A 2-year-old female was brought in by parents for a 2-day history of fever, coryza, cough and had been noted to have difficulty walking. This persisted to the point that she had refused to walk for the 4-6 hours prior to ED arrival.
A 2-year-old female was brought in by parents for a 2-day history of fever, coryza, cough and had been noted to have difficulty walking. This persisted to the point that she had refused to walk for the 4-6 hours prior to ED arrival. She had no significant past medical history and had an unremarkable birth. There was no recent travel and the family history was unremarkable. She weighed 21 kg. In the ED, the child was febrile with a temperature of 102.4 F, heart rate 158, respiratory rate 28 and a pulse ox of 98% room air. No BP was obtained. On exam, she appeared listless, crying at times but consolable. HEENT exam was unremarkable, lungs were clear bilaterally, heart sounds were normal and abdomen was benign. No gross adenopathy was appreciated and no rashes were noted. The musculoskeletal exam revealed good active and passive range of motion of the upper and lower extremities while lying supine. No gross musculoskeletal and joint deformities were noted. No gross joint effusions were noted. Patient cried with any maneuvering or movement. She was placed on her feet and although she stood, she would tend to lean forward, reach for a parent and would refuse to walk.
The initial differential diagnoses included viral syndrome, toxic tenosynovitis, bacterial or septic arthritis, and remotely, trauma. Basic lab studies, urinalysis and radiographic studies were performed, focusing specifically on pelvic and lower extremity radiography. The WBC was 14,800/mcl, the chemistries revealed mild metabolic acidosis with a bicarbonate of 20 mmol/L and an anion gap of 17 mmol/L. Urinalysis revealed large blood on the dipstick but 0-2 rbc/hpf on microscopy. The radiographic studies revealed no fractures and no evidence of joint effusion in the hips. The child was reassessed after the results of the lab studies and antipyretic treatment. Her exam remained unchanged and based on the urinalysis, a serum creatine kinase (CK) level was ordered. The result came back at 24,000 IU/L. The result was confirmed with the laboratory and treatment was initiated for rhabdomyolysis with intravenous hydration, bicarbonate administration and close monitoring of input and output. A pediatric urinary catheter was placed. The child was transferred to a tertiary care facility for definitive care and was diagnosed with viral-induced rhabdomyolysis and treated accordingly. She made a full recovery but unfortunately suffered another bout of the illness 5 months later, developed renal failure and succumbed to her disease.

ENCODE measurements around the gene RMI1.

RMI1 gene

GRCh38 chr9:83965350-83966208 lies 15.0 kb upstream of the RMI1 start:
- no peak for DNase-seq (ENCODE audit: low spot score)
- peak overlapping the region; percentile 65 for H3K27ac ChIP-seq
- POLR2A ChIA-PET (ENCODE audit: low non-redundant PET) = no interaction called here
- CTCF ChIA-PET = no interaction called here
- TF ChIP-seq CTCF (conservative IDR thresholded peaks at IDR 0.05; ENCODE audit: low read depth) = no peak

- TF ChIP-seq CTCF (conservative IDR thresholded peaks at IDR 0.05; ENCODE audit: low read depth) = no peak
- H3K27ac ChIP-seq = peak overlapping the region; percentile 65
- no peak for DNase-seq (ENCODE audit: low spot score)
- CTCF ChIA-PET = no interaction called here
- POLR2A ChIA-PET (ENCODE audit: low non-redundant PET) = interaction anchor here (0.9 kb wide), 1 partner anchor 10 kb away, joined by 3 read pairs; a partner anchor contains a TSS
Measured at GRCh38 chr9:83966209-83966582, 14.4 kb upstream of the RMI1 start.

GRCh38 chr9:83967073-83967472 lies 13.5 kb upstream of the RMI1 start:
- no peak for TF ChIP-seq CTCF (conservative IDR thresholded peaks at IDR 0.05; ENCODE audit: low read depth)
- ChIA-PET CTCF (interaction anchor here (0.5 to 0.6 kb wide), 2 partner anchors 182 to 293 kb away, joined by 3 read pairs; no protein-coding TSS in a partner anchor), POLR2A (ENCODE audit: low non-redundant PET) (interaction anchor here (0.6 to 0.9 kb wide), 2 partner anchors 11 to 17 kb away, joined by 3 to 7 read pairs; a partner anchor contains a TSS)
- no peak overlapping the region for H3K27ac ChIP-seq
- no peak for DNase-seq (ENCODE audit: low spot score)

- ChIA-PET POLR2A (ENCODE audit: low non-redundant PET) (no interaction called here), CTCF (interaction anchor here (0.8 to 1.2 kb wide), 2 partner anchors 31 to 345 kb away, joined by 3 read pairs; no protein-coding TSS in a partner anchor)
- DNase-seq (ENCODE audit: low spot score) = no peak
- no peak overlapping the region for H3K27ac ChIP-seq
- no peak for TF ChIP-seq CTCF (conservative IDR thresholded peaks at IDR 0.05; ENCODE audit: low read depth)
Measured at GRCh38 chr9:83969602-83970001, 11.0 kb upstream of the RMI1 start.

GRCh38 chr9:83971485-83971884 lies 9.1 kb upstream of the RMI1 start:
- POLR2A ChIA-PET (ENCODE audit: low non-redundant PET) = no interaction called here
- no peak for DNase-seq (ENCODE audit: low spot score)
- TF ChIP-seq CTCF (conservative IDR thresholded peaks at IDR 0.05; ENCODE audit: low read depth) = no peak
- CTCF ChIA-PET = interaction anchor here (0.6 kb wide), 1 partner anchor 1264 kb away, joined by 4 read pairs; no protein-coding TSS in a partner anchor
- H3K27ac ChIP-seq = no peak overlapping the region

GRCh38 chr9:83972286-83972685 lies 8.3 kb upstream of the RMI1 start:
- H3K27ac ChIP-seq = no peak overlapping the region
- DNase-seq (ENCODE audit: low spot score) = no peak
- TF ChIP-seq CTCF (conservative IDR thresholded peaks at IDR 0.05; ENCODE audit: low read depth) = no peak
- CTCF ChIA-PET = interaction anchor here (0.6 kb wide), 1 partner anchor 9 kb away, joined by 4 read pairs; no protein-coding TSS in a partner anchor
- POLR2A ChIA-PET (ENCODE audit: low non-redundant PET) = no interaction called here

Rhabdomyolysis is the breakdown of muscle fibers and the leakage of cellular contents into the systemic circulation which can have potentially toxic effects. There are a vast number of causes in the adult population which include trauma, drugs (legal and illegal), burns, exertion etc. The causes in the pediatric population include those of adults but a few unique pediatric causes, including inherited enzyme deficiencies, inherited myopathies, connective tissue disorders and viral myositis. Influenza type B virus is the most common viral agent.
The diagnostic study of choice is a measurement of the CK which will be 5-10 times the normal limit but in early disease may see only a 2-3 times elevation of the CK. The diagnosis can be suggested by a urine dip positive for blood (as a result of hemoglobin and myoglobin leakage) but with no rbc’s on the microscopic study. Complications of rhabdomyolysis include hypovolomia, hyperkalemia, metabolic acidosis, DIC and acute renal failure which can happen in 5% of the population. The overall mortality is roughly 5% also but it depends largely on the cause of the disease.
Treatment largely centers around hydration and the prevention of hyperkalemia and acute renal failure. Vigilant monitoring of the electrolytes, CK level, renal function (monitoring input and output) is required. These patients are best served in an intensive care setting. Obtaining an initial EKG is recommended. Isotonic crystalloid should be administered at a rate sufficient to maintain a urine output of 1-2 ml/kg/hour. Adding bicarbonate when the CK is above 6000 IU/L is also recommended. Adding bicarbonate at a dose of 1 mEq/kg to hypotonic crystalloid and aiming for a urine pH higher than 7 is one such formula. One can also give 2 mEq/kg of bicarbonate every 1-2 hours as needed. Diuretics have also been used to enhance renal perfusion but should not be used until good urine output has been established. This would preclude the use of these agents in the emergency department setting. Hyperkalemia can be treated in the standard fashion. The treatment of other electrolytes such as calcium is usually not warranted.
Rhabdomyolysis is a rare entity in the pediatric population but has a simple test to confirm the diagnosis. Consider this diagnosis next time you have a child who “will not walk”.